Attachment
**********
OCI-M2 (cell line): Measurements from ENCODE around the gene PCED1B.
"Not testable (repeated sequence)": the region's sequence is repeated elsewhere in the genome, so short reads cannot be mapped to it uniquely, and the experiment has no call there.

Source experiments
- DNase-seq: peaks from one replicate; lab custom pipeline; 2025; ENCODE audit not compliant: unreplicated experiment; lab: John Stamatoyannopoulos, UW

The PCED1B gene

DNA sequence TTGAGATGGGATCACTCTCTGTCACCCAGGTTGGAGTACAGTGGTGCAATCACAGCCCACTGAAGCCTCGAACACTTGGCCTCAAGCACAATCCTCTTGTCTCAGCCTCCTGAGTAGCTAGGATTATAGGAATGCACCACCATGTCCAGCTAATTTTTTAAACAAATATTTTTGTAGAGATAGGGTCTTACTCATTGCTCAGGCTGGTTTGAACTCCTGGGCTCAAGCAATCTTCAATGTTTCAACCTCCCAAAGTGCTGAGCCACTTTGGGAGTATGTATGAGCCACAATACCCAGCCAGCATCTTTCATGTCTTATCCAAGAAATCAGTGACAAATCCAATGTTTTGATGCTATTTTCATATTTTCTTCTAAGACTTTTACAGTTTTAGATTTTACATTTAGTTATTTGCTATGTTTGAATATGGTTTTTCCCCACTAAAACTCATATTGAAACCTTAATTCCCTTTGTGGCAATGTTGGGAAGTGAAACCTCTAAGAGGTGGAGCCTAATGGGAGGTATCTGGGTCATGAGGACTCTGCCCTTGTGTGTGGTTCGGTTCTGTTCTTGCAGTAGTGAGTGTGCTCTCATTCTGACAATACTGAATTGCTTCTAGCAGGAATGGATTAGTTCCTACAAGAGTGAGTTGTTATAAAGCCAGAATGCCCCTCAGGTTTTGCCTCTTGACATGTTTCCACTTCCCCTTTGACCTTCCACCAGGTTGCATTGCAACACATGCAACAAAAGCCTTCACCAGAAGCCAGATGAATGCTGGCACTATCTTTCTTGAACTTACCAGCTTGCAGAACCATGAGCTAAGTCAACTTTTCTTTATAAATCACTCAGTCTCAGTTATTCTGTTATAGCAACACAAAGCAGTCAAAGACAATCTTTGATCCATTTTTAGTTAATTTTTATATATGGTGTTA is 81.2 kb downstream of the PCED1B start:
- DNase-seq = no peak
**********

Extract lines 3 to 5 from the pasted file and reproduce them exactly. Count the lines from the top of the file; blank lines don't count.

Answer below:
Source experiments
- DNase-seq: peaks from one replicate; lab custom pipeline; 2025; ENCODE audit not compliant: unreplicated experiment; lab: John Stamatoyannopoulos, UW

The PCED1B gene